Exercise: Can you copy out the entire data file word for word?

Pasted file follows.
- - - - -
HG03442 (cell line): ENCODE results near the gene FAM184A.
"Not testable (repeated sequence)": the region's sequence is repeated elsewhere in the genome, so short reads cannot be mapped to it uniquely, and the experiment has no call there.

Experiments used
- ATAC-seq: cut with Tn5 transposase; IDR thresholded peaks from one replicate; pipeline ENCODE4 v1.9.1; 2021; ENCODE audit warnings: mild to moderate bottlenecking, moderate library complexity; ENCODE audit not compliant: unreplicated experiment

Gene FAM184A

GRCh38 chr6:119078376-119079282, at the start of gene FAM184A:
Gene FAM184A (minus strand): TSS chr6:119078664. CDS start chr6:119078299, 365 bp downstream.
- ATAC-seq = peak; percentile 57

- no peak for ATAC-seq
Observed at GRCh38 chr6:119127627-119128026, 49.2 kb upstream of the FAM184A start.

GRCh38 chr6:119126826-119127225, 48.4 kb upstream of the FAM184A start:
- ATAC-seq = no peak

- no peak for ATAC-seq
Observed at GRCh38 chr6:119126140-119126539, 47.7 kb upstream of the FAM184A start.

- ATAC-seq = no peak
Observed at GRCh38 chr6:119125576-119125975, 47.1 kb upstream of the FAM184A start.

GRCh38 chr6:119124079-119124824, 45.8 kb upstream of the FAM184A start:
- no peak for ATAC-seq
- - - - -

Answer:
HG03442 (cell line): ENCODE results near the gene FAM184A.
"Not testable (repeated sequence)": the region's sequence is repeated elsewhere in the genome, so short reads cannot be mapped to it uniquely, and the experiment has no call there.

Experiments used
- ATAC-seq: cut with Tn5 transposase; IDR thresholded peaks from one replicate; pipeline ENCODE4 v1.9.1; 2021; ENCODE audit warnings: mild to moderate bottlenecking, moderate library complexity; ENCODE audit not compliant: unreplicated experiment

Gene FAM184A

GRCh38 chr6:119078376-119079282, at the start of gene FAM184A:
Gene FAM184A (minus strand): TSS chr6:119078664. CDS start chr6:119078299, 365 bp downstream.
- ATAC-seq = peak; percentile 57

- no peak for ATAC-seq
Observed at GRCh38 chr6:119127627-119128026, 49.2 kb upstream of the FAM184A start.

GRCh38 chr6:119126826-119127225, 48.4 kb upstream of the FAM184A start:
- ATAC-seq = no peak

- no peak for ATAC-seq
Observed at GRCh38 chr6:119126140-119126539, 47.7 kb upstream of the FAM184A start.

- ATAC-seq = no peak
Observed at GRCh38 chr6:119125576-119125975, 47.1 kb upstream of the FAM184A start.

GRCh38 chr6:119124079-119124824, 45.8 kb upstream of the FAM184A start:
- no peak for ATAC-seq